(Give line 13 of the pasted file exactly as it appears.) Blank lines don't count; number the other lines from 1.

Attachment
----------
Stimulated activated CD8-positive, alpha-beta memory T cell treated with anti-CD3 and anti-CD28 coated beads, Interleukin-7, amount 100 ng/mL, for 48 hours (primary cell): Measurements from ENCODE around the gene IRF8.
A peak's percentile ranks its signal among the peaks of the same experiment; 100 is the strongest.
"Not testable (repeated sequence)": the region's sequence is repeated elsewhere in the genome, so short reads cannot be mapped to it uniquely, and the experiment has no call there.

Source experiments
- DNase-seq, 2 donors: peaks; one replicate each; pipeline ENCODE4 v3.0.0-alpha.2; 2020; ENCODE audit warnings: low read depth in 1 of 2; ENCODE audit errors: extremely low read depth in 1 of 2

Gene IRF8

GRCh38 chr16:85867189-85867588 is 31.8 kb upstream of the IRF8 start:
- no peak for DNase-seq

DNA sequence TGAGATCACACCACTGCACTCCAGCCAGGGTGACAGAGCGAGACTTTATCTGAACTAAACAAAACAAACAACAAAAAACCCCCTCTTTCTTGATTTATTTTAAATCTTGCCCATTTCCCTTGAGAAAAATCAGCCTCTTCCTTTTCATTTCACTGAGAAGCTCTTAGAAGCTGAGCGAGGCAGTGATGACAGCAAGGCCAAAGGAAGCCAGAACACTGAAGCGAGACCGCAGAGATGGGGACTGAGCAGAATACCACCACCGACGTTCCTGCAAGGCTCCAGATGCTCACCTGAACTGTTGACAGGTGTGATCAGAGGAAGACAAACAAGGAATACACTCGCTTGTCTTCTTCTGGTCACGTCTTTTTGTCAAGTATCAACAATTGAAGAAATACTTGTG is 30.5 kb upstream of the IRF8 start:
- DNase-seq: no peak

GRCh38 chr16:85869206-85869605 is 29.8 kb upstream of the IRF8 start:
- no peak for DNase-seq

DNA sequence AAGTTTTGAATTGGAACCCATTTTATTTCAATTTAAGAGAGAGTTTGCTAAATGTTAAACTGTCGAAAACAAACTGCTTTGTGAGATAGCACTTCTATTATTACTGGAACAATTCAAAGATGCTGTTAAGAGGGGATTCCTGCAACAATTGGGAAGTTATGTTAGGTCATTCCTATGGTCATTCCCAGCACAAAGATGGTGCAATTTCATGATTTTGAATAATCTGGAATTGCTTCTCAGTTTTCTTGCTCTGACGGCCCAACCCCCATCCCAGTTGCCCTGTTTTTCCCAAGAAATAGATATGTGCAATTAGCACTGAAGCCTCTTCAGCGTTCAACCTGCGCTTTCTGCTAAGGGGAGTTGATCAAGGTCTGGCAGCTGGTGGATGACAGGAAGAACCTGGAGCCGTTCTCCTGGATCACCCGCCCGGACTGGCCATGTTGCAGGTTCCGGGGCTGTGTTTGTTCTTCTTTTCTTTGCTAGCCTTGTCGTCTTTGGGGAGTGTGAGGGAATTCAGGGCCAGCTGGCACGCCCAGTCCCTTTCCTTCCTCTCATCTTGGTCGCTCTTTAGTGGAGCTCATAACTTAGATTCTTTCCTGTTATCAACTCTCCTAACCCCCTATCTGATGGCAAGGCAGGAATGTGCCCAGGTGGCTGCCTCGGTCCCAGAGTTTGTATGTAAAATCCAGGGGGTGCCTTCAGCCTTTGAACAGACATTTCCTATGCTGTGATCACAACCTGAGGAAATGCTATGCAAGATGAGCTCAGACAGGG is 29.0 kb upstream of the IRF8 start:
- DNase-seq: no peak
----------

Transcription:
DNA sequence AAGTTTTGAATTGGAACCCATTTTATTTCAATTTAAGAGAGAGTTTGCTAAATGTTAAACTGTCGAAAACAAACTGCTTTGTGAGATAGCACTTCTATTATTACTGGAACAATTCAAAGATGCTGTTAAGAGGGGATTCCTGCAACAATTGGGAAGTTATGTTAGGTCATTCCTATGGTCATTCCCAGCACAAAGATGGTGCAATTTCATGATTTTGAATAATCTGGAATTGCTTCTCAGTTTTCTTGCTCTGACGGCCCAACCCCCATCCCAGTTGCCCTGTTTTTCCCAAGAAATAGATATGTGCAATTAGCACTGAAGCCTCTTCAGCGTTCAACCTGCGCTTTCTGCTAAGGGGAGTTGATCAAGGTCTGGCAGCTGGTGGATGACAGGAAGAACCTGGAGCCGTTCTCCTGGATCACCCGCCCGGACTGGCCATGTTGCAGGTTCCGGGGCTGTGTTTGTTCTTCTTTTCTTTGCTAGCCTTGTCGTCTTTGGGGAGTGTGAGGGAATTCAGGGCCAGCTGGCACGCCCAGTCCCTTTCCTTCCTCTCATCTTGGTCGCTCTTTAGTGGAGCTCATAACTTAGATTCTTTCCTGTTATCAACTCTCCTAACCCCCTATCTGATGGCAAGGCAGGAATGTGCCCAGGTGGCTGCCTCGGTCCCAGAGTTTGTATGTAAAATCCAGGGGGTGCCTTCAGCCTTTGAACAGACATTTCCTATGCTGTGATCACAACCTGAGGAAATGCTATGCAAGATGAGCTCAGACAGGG is 29.0 kb upstream of the IRF8 start: